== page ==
[PATCH 5/8] ntdll: Add detection for PF_SSE_DAZ_MODE_AVAILABLE
david at l8s.co.uk
Mon Oct 22 01:47:13 CDT 2012
On Sun, Oct 21, 2012 at 04:16:04PM -0600, James Eder wrote:
> Hmmm... the GCC docs say:
> "Note that the alignment of any given struct or union type is required
> by the ISO C standard to be at least a perfect multiple of the lowest
> common multiple of the alignments of all of the members of the struct
> or union in question. This means that you can effectively adjust the
> alignment of a struct or union type by attaching an aligned attribute
> to any one of the members of such a type, [...]"
> So, with conforming compilers, the having M128A aligned makes
> XMM_SAVE_AREA32 aligned. I tried it out some and I wasn't able to find
> a case which GCC (4.7.2) didn't align XMM_SAVE_AREA32 at 16 with M128A
> declared the way it is.
With the default gcc configuration and parameters used on Linux, 128 bit
(16 byte) alignment of on-stack items assumes that the stack is 16 byte
While the code generated by gcc for function calls maintains this
alignement, it isn't part of the standard ABI and other code may not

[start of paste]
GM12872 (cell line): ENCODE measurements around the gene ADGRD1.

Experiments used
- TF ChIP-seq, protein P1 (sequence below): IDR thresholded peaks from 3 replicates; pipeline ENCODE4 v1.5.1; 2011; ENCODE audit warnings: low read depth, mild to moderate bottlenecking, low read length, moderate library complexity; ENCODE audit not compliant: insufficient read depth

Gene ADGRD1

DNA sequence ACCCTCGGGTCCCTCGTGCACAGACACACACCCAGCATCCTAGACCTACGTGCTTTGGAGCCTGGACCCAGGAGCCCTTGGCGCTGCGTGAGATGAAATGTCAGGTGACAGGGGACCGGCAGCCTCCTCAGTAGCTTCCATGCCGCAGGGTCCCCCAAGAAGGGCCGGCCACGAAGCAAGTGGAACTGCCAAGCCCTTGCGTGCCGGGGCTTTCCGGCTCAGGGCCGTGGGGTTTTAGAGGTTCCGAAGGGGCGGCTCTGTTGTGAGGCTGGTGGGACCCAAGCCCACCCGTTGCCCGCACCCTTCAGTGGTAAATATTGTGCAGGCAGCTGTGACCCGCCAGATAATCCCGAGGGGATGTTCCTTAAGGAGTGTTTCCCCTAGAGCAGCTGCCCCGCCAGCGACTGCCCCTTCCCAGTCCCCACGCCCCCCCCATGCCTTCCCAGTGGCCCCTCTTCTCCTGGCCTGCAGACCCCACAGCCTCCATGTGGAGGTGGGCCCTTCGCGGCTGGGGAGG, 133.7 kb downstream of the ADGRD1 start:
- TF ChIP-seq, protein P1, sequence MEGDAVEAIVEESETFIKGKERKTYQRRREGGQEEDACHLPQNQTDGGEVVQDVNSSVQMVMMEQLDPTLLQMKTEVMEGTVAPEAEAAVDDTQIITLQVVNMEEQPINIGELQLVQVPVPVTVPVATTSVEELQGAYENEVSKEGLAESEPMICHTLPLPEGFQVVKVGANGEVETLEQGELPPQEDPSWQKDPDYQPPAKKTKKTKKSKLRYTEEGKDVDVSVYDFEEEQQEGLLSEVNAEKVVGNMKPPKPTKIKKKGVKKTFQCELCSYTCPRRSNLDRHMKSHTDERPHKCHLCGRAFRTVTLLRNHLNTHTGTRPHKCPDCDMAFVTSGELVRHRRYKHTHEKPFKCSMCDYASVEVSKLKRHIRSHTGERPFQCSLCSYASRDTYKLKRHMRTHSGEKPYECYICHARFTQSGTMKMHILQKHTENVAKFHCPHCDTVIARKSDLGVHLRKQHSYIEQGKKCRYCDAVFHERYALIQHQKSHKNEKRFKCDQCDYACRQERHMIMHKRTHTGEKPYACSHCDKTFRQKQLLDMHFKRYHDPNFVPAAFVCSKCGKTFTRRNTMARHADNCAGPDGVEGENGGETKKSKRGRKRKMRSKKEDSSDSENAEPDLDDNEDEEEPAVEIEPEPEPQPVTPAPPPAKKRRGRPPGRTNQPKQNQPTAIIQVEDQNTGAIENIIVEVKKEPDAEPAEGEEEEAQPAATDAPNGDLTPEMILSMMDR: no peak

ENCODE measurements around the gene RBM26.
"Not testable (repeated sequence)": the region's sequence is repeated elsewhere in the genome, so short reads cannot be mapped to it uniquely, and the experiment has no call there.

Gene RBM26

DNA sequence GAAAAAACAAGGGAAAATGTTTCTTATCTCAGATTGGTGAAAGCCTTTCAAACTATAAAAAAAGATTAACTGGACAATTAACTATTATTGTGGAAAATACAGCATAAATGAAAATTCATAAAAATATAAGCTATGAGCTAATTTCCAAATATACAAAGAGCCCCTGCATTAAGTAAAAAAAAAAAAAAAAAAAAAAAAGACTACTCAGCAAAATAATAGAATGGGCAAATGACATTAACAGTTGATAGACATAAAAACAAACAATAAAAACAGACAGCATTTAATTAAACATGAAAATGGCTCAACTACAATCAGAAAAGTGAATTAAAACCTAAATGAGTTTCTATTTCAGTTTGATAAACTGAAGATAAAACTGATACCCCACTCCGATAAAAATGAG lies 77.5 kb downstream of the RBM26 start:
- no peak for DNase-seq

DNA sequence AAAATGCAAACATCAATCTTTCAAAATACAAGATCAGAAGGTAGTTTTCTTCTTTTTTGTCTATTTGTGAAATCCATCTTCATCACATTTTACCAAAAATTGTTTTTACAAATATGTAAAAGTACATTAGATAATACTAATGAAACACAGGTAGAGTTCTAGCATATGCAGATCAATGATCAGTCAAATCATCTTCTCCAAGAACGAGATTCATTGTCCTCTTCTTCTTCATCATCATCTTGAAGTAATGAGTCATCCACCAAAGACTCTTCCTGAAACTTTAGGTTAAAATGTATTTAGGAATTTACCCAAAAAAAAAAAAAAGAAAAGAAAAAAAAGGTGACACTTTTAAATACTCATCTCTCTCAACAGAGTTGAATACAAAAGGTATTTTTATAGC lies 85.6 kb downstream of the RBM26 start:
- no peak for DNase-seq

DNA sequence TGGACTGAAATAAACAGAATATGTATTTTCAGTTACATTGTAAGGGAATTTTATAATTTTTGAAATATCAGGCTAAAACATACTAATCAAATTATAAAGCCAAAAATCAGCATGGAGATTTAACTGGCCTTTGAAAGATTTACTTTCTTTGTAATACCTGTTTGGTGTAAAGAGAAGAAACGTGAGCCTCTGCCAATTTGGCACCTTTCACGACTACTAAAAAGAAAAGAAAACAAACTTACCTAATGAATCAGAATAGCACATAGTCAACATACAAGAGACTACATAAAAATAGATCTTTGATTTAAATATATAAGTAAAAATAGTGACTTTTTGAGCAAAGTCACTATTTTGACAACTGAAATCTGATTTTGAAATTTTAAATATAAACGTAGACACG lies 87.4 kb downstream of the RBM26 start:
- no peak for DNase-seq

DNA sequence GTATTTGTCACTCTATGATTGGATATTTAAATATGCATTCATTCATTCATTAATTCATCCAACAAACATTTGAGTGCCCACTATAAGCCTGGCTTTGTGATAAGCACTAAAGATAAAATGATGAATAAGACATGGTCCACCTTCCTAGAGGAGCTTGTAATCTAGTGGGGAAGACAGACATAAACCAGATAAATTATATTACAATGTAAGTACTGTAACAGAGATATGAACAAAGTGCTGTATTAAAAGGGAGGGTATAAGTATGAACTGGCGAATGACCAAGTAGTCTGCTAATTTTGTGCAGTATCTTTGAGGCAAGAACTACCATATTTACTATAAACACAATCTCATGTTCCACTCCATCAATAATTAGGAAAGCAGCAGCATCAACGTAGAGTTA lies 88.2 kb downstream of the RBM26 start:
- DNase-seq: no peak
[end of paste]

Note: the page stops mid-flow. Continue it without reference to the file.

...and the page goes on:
If you read up on this you'll find someone tried detecting misaligned
stacks and found they happened all the time.
Pertinent to wine is that code compiled with MSC will not maintain that
alignment, any assembler wrappers are unlikely to as well.
There are some options to gcc that affect the generated code, one will
force the stack to be realigned if any locals need 16 byte alignement.
Changing some of the other options will cause internal compiler faults!
The code in gcc is made more complicated by the fact that it is useful
to align 8 byte items, but never (AFAICT) necessary to do so, and gcc
tries to align on-stack double and long-long items but not realign the
stack in order to do so.
We've just gone through a series of hoops in NetBSD trying to fix
gcc to generate code that doesn't assume 16 byte aligned stack and
doesn't fault internally.
David Laight: david at l8s.co.uk
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